Addiction is generally considered a bad thing. However, a new research study suggests that if you think about times you've been helpful or generous, you will want to repeat that behavior.
A new study published in Psychological Science, a journal of the Association for Psychological Science, suggests that thinking about what we’ve given, rather than what we’ve received, may lead us to be more helpful toward others. Reference
What this means to me (the more independent, I'll-do-it-myself sort) is that I need to accept help and people's generocity more often. Giving and helping make people feel good. We know that. Now if I accept the help and be appropriately thankful, then this will help set a foundation of helping for that person that may increase the likelyhood that they will give again.
A new study published in Psychological Science, a journal of the Association for Psychological Science, suggests that thinking about what we’ve given, rather than what we’ve received, may lead us to be more helpful toward others.
I follow HH Dalai Lama on Facebook because he always throws out great attitude adjusters to start my day. This morning's pearl:
The more adept we become at cultivating an altruistic attitude, the happier we will feel and the more comfortable will be the atmosphere around us. But if our emotions fluctuate wildly and we easily give in to hatred and jealousy, even our friends will avoid us. So even for people with no spiritual beliefs, it is important to have a peaceful mind.
I'm sharing a link to a great article on getting children involved with fundraising for good causes.
Pearls from the article include:
"There are so many benefits to introducing children to charity fundraising. These can be educational – learning about different countries, the environment, food chains, war – or related to personal development – altruism, motivation, and achievement."
"...it’s important to pitch the message just right so the children aren’t overwhelmed by the injustice and cruelty in the world..."
I would add the following items:
Do your best to make sure that kids see exactly what their funds are going to do and who they are going to help. Field trips are a great way to do this.
Debrief after field trips. Kids pick up on lots of things, but sometimes are unable to process what they've seen and heard. Take time to talk about the experience and emotions they may have had.
Give kids a chance to choose who they want to help and how they should do it. The lessons will help them develop self-confidence and an increased sense of they can make a difference.
Please chime in here! What advice do you have when getting kids involved in working for good causes?
I was just not feeling the creative juices this week. I'm afraid the pollen (and allergy medicine) have my brain in slow-poke mode. So here are some posts I found this week that I really enjoyed. I hope you do too.
It all started back last August. I signed up for a one day conference downtown. Before leaving the house I decided to greet each homeless person that came to me with a smile and if they asked for money that I would give them some.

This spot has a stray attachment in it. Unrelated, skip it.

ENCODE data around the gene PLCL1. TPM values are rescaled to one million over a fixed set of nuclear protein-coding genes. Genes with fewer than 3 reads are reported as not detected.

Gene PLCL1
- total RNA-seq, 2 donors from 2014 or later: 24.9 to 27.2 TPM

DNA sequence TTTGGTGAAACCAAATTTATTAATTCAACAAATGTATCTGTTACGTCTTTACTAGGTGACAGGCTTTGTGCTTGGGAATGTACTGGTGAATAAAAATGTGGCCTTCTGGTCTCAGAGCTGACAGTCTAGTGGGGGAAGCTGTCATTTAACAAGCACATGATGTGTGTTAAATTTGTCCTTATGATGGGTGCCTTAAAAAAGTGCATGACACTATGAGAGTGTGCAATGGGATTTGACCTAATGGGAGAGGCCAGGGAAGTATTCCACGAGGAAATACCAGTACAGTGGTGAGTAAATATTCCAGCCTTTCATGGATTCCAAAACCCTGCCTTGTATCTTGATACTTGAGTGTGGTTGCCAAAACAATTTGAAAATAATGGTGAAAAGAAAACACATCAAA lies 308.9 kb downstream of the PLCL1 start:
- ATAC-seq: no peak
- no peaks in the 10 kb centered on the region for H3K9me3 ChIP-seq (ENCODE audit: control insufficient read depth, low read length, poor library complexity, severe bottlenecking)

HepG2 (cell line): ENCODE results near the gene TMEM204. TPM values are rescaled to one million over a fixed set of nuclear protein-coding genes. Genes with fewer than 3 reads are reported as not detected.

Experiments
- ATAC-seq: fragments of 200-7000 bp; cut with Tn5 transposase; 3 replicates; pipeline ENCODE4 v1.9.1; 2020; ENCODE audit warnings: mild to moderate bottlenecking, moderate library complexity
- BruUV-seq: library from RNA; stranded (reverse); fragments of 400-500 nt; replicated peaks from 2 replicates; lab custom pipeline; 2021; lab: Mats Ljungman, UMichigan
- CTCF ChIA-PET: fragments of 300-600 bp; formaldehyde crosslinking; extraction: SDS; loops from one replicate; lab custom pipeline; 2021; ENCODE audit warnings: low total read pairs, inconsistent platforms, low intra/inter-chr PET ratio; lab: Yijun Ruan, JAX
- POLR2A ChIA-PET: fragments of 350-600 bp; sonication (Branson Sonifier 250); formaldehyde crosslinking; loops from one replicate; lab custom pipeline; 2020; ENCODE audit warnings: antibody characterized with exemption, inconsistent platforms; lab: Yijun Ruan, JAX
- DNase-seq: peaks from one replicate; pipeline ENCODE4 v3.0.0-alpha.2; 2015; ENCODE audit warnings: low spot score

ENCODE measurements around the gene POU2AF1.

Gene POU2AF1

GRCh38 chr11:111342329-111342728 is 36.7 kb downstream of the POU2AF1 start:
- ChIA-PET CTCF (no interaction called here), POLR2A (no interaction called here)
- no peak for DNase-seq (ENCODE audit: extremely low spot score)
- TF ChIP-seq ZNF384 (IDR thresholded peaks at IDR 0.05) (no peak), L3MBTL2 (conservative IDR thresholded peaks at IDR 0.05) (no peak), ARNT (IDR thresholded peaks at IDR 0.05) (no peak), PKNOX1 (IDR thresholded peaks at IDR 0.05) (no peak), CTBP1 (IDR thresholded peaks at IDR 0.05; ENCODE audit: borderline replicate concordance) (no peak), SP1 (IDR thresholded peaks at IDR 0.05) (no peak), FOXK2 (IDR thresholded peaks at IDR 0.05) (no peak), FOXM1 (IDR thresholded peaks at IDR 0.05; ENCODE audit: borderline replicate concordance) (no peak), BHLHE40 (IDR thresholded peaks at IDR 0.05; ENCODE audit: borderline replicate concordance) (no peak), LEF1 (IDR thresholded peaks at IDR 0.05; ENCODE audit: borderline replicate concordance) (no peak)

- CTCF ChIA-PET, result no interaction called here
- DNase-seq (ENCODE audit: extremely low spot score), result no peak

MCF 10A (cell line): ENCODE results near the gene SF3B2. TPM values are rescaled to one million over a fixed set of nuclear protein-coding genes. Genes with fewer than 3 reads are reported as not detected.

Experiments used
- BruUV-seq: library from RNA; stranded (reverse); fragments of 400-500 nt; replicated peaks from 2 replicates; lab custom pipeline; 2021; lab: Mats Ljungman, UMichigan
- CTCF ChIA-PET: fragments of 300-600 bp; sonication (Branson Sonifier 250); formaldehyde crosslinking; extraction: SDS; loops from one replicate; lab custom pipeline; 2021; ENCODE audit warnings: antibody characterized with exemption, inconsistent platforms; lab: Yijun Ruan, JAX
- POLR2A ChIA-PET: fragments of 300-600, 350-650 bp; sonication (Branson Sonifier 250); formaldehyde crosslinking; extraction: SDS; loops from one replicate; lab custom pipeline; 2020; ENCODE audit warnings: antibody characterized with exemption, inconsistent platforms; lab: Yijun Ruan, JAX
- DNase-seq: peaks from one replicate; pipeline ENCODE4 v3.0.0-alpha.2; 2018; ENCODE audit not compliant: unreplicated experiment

I know... doesn't sound like much, but for me it really is. A chance to put my faith into action. No my religious faith so much as it is my faith in the notion that what a person does with his or her gift doesn't matter... it is the process of giving that transforms.
You see, after years working with mentally ill and/or substance abusing men and women, I know all too well that it just takes a few dollars to purchase things one really shouldn't purchase. In the past, I have given people money with the admonishment not to buy drugs or alcohol. Lets face it, I was doing that to really squelch my fears rather than out of any heartfelt caring for the person to whom I was giving the money.
On that fateful day in August, a gentleman sat near the train station entrance with a sign reading, "I'm homeless and hungry." So I stopped that day, said hello, asked the gentleman his name and where he was from. He looked at me a little startled, but answered my questions - I suppose he was expecting me to haul him to the local shelter. I then gave him a few dollars. He then quickly told me that he was going in to the nearest fast food restaurant and going to get him something to eat. It was then that I told him that the money was a gift... mostly from me, but perhaps from God and for him to use the money however he thought best. He reassured me that he was going to get something to eat.
OK - you know... I don't know what that man did with the few dollars I gave him. I don't know that what I said changed anything for him. However, for that one moment in the day, he was a homeless and hungry person with a name and I hope that for a moment he didn't feel invisible.
To me, he changed how I saw things. When I asked him his name and where he was from, I realized that I asked him to join me in a space where we were both human beings. Previously, I had always greeted people asking for money with an admonition - mostly due to my own desire to keep them at a distance. Now, homelessness and hunger have a name, a face, and a hometown.
So out here in the burbs, I really don't get to see too many people asking for money. Yes, there are homeless people and there certainly are hungry people, but the keep to themselves. However, thanks to my August experience, I decided that I would continue to push through my neurosis and control structure to see what else I could learn and how the gift could transform me.